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The captain of that Italian cruise ship that ran aground over the weekend is in serious trouble, and while he's made one of the lamest excuses we've ever heard, there are some perfectly good ones out there. Capt. Francesco Schettino told a magistrate during a hearing that he ended up in lifeboat while his ship sank by accident: "I tripped and I ended up in one of the boats." Really. Beyond the fact that that's the kind of thing you say when you're making fun of how lame someone's excuse is, the whole "I tripped" line probably isn't even going to work because transcripts of Schettino's ensuing conversation with the coast guard have him refusing to return to the ship.

Schettino may be his own worst defender -- being spotted at a restaurant afterward doesn't help -- others have mounted much better excuses for the cruise ship captain. We're no maritime lawyers, but these seem a lot more arguable on a common-sense level than trying to persuade a judge that you accidentally abandoned ship.

  • He did what was natural: Sure, it's a captain's job to face danger aboard the imperiled ship. But Carnival Cruises is not Master and Commander. And as psychology professor Bruce Hood argued in The Guardian today panic could easily overwhelm most people put into that kind of terrifying situation. "In the face of impending danger, our brains can swing into reflexive defense mode, operating much faster and more automatically than when they recourse to calm, rational reasoning. Respond first and ask questions later, is the message, rather than place yourself in harm's way," Hood wrote. He went on to stress the importance of training to overcome this reflex, which he suggests was lacking in the Costa Concordia's case because "cruise liners are not supposed to sink." If the problem is a lack of training, then Schettino could perhaps parlay some blame to the company for its policies on safety drills.
  • The chart was wrong: Schettino has already acknowledged he steered off course, but he said early on that "there shouldn't have been such a rock" as the one that sunk the Concordia. Turns out that may actually be true. The shipping journal Lloyd's List Intelligence put out a statement on Wednesday that said the route Schettino steered, which ship owner Costa says was a deviation, kept the ship 500 meters from shore, while "the previously approved route took the vessel far closer to shore than the 500 meters claimed by Costa."  And that rock? Just a mistake, Lloyd's says: "UKHO charts of the area show no rocks in the area where Concordia was holed." Schettino's already admitted that he steered the ship off course, but maybe the Lloyd's evidence can help him avoid the manslaughter charge that now seems to be in his future.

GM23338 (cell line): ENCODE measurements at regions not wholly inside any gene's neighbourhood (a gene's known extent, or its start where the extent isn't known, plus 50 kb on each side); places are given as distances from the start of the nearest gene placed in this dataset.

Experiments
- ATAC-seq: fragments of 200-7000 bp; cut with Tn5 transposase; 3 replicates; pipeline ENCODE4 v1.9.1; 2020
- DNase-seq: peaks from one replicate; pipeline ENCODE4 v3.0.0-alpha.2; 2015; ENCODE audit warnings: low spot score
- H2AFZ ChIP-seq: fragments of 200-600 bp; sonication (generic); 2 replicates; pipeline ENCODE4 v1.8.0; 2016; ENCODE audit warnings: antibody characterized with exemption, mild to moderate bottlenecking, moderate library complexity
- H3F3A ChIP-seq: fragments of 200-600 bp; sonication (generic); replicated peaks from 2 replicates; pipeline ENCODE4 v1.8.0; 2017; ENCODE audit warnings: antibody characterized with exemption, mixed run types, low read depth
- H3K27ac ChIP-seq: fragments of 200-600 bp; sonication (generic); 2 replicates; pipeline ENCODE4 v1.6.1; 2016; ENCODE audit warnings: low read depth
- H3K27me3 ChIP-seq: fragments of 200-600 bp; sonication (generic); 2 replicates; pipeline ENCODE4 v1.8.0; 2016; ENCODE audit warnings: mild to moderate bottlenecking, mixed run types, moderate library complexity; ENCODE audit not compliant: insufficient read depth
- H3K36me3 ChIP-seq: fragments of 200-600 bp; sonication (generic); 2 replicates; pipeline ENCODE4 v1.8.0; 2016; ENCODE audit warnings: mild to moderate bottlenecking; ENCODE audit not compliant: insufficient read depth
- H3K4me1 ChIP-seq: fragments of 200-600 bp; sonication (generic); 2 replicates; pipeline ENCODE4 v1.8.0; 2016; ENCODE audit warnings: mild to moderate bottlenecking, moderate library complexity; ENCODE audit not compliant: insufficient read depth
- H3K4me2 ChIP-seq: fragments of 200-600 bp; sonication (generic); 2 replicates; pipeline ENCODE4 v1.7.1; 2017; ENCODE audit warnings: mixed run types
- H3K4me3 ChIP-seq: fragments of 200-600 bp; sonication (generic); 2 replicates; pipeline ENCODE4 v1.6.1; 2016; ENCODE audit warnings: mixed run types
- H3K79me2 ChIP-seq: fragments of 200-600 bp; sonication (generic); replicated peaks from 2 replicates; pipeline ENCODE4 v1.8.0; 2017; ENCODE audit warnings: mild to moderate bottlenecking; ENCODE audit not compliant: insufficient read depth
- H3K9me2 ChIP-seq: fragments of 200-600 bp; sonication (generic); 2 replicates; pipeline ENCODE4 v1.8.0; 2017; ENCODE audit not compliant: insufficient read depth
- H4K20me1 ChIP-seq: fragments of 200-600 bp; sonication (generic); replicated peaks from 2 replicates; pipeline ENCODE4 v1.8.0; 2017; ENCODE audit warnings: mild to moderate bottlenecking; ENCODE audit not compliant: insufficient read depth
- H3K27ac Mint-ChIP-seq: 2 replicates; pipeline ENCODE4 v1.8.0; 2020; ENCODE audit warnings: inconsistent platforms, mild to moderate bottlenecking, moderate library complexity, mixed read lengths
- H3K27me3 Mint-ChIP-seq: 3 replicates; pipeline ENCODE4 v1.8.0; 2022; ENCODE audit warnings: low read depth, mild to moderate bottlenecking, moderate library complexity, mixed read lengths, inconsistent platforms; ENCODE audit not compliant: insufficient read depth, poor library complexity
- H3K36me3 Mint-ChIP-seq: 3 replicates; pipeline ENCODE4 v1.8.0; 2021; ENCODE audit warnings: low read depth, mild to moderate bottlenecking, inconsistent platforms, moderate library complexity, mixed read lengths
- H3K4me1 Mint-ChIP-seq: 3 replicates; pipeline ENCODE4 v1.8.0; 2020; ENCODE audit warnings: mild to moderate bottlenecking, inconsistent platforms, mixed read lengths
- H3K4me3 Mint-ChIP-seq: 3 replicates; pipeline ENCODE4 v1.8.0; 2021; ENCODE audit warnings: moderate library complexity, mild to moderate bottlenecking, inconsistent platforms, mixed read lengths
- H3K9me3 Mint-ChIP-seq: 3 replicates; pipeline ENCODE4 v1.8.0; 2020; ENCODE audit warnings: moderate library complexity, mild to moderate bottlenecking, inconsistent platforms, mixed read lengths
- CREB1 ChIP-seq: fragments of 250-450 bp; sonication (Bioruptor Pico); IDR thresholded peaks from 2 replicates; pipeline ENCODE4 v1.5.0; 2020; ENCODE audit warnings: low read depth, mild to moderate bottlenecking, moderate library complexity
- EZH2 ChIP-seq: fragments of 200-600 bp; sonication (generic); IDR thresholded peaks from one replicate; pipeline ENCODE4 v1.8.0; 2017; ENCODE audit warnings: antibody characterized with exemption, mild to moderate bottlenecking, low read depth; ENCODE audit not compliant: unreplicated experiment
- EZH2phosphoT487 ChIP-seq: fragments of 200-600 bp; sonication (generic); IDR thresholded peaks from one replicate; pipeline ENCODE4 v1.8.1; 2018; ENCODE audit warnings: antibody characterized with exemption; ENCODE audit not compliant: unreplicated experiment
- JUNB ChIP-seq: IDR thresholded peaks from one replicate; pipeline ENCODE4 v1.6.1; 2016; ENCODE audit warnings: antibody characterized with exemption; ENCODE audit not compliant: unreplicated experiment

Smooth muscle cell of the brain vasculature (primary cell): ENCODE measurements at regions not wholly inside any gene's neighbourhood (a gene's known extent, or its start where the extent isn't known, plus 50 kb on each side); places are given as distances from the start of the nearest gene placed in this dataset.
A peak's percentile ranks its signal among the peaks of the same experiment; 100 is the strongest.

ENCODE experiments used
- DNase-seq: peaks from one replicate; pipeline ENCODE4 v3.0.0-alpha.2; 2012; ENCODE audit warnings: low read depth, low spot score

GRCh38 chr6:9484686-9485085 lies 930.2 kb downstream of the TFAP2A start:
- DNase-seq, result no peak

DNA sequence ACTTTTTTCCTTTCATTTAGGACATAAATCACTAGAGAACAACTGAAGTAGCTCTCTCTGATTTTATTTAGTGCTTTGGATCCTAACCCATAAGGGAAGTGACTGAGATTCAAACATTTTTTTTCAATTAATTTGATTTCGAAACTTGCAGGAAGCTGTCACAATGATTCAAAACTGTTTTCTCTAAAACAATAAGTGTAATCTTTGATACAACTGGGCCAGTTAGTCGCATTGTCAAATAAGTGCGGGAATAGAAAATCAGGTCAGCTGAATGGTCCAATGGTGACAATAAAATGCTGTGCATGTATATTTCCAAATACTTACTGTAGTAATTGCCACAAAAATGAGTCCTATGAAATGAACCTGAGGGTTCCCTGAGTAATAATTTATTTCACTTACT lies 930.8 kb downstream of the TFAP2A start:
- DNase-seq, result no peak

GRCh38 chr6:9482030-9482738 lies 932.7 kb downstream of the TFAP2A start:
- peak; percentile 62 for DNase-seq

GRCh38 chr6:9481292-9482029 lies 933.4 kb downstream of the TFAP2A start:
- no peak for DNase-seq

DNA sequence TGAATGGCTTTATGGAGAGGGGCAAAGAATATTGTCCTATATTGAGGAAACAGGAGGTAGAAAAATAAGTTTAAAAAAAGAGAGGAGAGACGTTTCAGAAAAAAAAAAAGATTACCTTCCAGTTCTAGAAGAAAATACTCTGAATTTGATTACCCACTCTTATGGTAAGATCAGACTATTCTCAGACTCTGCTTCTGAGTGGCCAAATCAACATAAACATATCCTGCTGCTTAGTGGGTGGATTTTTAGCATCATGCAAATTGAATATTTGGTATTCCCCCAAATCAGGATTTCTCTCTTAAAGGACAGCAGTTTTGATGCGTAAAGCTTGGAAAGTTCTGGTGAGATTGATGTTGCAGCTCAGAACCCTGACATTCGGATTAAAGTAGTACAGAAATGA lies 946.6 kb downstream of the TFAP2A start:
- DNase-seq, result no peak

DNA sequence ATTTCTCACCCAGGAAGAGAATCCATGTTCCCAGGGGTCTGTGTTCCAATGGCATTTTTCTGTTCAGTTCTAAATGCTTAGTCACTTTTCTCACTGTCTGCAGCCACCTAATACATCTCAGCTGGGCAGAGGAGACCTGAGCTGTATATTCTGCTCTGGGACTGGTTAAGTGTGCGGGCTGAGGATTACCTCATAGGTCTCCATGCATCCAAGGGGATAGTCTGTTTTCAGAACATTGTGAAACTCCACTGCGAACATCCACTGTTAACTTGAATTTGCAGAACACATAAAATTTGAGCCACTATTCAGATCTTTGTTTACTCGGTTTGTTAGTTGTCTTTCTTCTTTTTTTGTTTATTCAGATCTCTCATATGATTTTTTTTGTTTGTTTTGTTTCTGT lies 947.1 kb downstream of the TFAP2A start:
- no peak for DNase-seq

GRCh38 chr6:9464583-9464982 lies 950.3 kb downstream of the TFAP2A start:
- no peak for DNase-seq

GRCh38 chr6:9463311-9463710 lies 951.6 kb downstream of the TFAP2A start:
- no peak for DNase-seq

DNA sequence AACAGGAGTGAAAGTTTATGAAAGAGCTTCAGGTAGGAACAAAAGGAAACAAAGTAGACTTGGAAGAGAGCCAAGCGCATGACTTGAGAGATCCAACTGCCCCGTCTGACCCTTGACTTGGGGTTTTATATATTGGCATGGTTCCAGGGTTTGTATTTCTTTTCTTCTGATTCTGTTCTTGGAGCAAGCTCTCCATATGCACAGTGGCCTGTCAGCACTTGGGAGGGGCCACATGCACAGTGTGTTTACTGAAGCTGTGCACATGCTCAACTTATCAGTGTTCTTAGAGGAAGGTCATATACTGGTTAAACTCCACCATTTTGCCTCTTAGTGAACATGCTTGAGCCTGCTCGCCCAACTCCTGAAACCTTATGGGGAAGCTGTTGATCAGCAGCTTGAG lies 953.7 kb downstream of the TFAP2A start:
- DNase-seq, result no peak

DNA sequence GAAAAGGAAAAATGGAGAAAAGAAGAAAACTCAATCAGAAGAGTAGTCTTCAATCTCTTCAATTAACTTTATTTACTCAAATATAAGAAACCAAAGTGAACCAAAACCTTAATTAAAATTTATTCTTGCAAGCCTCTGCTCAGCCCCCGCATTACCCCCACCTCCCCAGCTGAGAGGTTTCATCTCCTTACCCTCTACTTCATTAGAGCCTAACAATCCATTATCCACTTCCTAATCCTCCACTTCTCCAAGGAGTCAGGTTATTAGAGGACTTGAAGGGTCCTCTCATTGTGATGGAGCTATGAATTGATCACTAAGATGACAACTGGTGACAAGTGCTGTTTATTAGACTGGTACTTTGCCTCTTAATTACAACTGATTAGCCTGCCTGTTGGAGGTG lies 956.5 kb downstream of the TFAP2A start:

• The crew had it under control: Schettino's lawyer told reporters at a press conference that "the captain has always been there in front of his ship, albeit on the shore, to coordinate operations." OK, that's pretty lame. But what if that was the best place he could be in order to orchestrate the maneuvers of his expert crew? As Reuters reports, the crew really did have its act together. Officers guided passengers into life boats and stayed on board until the evacuation was over. Schettino's responsible for his crew, and they did a good job, so some of that credit should go to him, right? Unfortunately for him, since he's become a national pariah his crew is busy throwing him under the bus. "Unlike the captain, we were there until the end. We did all we could to avoid catastrophe," third officer Andrea Carollo told Reuters. Clearly, he doesn't plan on getting sunk by Schettino twice.

Let's say Schettino avoids the maximum 15 years in prison he faces and gets off with minimal or even no time behind bars. He's still one of the most hated people in Europe right now, and probably will be for a long time. But as Schettino's finding out during his house arrest, he's got lots of support in his tiny hometown of Meta di Sorrento. There, according to The Telegraph, he's hailed as a hero. "The media have got it all wrong. He saved 4,000 lives," a local politician told The Telegraph. Once Schettino gets past whatever official punishment he faces, he'd be best off just retiring to his hometown and spending the rest of his days ensconced among its 8,000 or so sympathetic locals, never turning on the television, the Internet, or reading a newspaper. It doesn't sound like a bad life. That place is absolutely beautiful.

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